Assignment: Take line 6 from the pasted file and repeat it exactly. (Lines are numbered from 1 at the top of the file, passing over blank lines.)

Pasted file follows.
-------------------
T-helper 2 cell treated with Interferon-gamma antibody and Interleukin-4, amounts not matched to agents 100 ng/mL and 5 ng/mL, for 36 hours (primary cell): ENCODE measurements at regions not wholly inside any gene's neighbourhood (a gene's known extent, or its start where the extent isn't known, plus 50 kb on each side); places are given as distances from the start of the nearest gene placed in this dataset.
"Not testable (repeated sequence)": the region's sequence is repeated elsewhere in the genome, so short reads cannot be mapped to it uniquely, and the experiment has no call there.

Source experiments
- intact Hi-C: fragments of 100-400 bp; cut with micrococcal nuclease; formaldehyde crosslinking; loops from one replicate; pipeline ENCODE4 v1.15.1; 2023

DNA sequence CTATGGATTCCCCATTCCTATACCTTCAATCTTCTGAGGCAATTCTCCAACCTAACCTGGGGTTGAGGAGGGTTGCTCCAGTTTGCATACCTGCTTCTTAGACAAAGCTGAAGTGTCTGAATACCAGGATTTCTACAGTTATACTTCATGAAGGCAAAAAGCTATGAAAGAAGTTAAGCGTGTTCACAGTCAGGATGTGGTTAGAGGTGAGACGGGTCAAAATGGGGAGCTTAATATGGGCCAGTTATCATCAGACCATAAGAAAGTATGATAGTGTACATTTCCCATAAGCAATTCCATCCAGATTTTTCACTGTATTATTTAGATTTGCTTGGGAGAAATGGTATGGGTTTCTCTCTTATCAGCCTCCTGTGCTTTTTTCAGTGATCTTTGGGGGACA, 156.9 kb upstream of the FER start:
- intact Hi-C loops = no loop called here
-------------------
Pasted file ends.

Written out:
- intact Hi-C loops = no loop called here